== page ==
Meet 'Emma' - we will look like her too if we don't change the way we work in the office now

Do you have an "Emma" in your office?

A workplace solutions company has created a life-size doll that represents what office workers will look like in 20 years' time if we don't change the way we work in the office now - and she makes for a frightening figure.
"Emma" has been created by Fellowes Brands, a global company which provides workplace, home, and mobile technology solutions, and her physique is based on the findings of a survey of 3000 office workers from France, Germany and the UK.
Emma is permanently hunched due to sitting for hours in a poor position, she has varicose veins due to poor blood flow, her eyes are bloodshot thanks to staring at a screen for hours on end every day, she is cuddly through the middle thanks to weight gain caused by a sedentary lifestyle and she has puffy ankles and wrists, sallow skin and stress-related eczema - all related to office life.
Of course, this is not the first time the negative impact on our health of sitting for long periods of time at work has been highlighted. Earlier this year the Southern Cross launched a national Lunch Well day after being horrified to learn that half of its staff sit still for seven hours a day and only half take a lunch break.
But there's something very sobering about seeing a life-sized representation of a 'work colleague of the future', who doesn't look too dissimilar to some of the colleagues you may work with already.
A Fellowes Brands representative explains the thinking behind "Emma" in the video, above: "In Britain we spend eight years of our entire lives sitting down and that's having huge problems on our health. Unless we do something about it it's going to change our entire appearance."
He claims that employers and employees are equally responsible for doing something about it.
"We need to spend less time staring into screens," he says.
He recommends taking more regular breaks and getting up more and walking round - the average office worker in the UK spends six hours a day sitting still.
Employers "can do a lot more" too, he adds. "Design buildings so there are more spaces for people to take breaks, provide different types of desks and work stations, encourage more walk-and-talk meetings."
Meet "Emma" - the work colleague of the future
The survey report explains that "recent workplace trends such as increased time and workload pressures, open-plan layouts and too much screen time" are all negatively impacting workers' health.
But the amount of time we spend sitting still is the most "dangerous" of all the trends.
The report states: "We're regularly spending hours at our desks with little movement, and our bodies are starting to atrophy in response. It's accelerating not just musculoskeletal disorders and weaker limbs, but blood clots, heart disease, diabetes and even cancer.
"Our workstations and offices create other problems too, from poor posture to strain from repetitive movements.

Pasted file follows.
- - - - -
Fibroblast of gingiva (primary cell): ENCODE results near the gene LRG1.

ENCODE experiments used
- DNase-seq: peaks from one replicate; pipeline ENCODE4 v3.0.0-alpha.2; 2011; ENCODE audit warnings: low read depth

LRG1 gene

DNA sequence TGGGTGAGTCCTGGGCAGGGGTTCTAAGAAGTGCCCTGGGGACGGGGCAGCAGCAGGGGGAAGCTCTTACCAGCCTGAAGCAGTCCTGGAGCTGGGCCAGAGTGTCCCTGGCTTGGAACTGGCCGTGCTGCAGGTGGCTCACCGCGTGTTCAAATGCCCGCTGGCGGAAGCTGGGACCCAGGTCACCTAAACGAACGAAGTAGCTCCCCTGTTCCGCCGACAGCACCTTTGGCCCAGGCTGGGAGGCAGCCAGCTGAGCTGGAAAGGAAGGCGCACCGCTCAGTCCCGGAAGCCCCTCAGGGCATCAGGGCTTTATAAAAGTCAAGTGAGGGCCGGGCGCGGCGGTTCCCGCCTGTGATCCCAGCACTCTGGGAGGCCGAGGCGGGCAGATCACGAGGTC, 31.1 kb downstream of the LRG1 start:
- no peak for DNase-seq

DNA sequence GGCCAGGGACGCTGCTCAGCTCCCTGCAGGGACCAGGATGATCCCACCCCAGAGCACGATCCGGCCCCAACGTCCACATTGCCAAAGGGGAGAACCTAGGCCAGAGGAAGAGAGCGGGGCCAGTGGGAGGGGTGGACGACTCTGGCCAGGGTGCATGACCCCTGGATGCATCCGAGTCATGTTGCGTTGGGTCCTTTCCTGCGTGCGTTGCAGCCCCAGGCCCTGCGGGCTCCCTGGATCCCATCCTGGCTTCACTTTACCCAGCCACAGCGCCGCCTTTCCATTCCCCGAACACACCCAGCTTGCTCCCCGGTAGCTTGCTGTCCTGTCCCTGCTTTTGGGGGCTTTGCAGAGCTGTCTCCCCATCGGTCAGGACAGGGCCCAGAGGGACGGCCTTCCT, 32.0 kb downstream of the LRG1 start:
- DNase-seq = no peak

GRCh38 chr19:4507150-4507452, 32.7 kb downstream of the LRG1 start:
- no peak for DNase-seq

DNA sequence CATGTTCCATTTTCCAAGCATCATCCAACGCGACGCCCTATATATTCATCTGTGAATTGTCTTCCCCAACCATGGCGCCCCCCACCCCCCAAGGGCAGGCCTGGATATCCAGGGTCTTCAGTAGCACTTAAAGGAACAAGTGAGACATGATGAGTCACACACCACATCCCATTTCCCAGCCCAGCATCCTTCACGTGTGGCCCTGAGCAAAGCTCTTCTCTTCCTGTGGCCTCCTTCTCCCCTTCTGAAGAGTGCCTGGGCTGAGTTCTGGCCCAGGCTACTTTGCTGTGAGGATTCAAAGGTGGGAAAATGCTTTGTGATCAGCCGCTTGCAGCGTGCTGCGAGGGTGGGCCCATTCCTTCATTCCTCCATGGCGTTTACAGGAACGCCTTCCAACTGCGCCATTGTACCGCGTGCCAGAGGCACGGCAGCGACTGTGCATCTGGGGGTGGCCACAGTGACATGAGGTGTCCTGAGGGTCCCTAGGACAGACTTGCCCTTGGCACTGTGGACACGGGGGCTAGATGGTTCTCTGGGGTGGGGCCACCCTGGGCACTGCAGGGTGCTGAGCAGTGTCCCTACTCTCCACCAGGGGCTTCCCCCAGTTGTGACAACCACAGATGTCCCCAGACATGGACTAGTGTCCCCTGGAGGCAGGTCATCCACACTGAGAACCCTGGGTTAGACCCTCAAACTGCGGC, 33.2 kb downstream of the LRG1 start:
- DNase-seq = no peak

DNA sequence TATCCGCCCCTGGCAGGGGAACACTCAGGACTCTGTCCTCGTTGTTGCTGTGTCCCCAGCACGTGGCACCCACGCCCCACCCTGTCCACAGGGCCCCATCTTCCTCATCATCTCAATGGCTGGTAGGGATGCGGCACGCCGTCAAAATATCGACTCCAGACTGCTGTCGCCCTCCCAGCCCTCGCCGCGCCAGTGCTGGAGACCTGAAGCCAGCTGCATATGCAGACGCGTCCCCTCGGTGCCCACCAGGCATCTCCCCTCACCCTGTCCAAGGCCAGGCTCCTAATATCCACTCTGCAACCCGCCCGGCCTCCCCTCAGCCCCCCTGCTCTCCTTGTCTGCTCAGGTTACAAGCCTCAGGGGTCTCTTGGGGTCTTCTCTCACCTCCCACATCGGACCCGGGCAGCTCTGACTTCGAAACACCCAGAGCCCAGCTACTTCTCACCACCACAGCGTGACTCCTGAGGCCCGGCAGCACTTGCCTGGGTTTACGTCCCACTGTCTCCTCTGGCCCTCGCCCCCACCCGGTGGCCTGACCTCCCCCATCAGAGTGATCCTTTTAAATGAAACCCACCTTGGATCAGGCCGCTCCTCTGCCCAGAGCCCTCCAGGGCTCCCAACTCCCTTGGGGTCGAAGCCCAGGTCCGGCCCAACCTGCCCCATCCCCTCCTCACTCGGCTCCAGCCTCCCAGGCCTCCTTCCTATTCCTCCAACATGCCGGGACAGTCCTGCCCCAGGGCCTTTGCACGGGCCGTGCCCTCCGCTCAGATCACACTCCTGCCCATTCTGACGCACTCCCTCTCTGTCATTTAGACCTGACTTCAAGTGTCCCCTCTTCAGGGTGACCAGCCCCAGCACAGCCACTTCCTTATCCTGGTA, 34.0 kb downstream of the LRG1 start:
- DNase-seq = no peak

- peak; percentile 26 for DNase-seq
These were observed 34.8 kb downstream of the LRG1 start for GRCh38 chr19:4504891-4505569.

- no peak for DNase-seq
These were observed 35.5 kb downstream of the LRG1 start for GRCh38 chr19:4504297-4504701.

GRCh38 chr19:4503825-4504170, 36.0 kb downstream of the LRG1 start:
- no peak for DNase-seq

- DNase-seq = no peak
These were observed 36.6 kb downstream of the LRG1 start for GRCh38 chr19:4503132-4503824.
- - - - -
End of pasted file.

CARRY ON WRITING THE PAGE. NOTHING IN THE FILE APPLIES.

"Our screen-filled, strip-lit, air-conditioned environments exacerbated by 'sick building syndrome', are contributing to growing rates of migraines, blurred vision and virus infections.
"Broader work and lifestyle issues, like increasing working hours and long commutes, mean more sitting and meals 'on the go', which in turn means higher blood pressure, weight gain, and back and stomach pain.
"All the above will impact our mental health too - from anxiety and depression to 'infobesity' (data overload) and memory loss."
The report continues, "Two of the biggest lifestyle issues mix physical and mental issues - a rise in sleep deprivation and the growth of remote working, driving a subsequent rise in non-ergonomic computer use."
While technology has enabled us to do more in less time, creating greater efficiencies across the workplace, it has also deemed us more sedentary than ever before, and in turn at greater risk in the office than ever before.
The report explains, "In the 1990s, office workers might have made dozens of trips a day to filing cabinets or to take documents around the building. But today's computers make this activity a thing of the past. Those jobs can now be done by moving little more than an index finger on a mouse. Tomorrow, even that finger will seem excessive - we're likely to achieve the same with a flicker of the eyes across a screen. Or with our voices, as voice assistants like Amazon's Alexa grow in popularity."
The report highlighted that:
• Nine in 10 British office workers are suffering from poor health due to their work environment, and as a result, find their job more difficult
• Office workers are already suffering from strained eyes (50 per cent), sore backs (49 per cent) and headaches (48 per cent) as a direct result of their workspace
• Seven in 10 workers are resorting to medication to manage these issues
While some companies are proactive in supporting their employees' health, providing alternative work stations and wellness initiatives, the survey found that some are not doing enough to prevent workplace health issues – more than 25 per cent of employees in the survey had asked for their workstations to be improved and were still waiting for a resolution.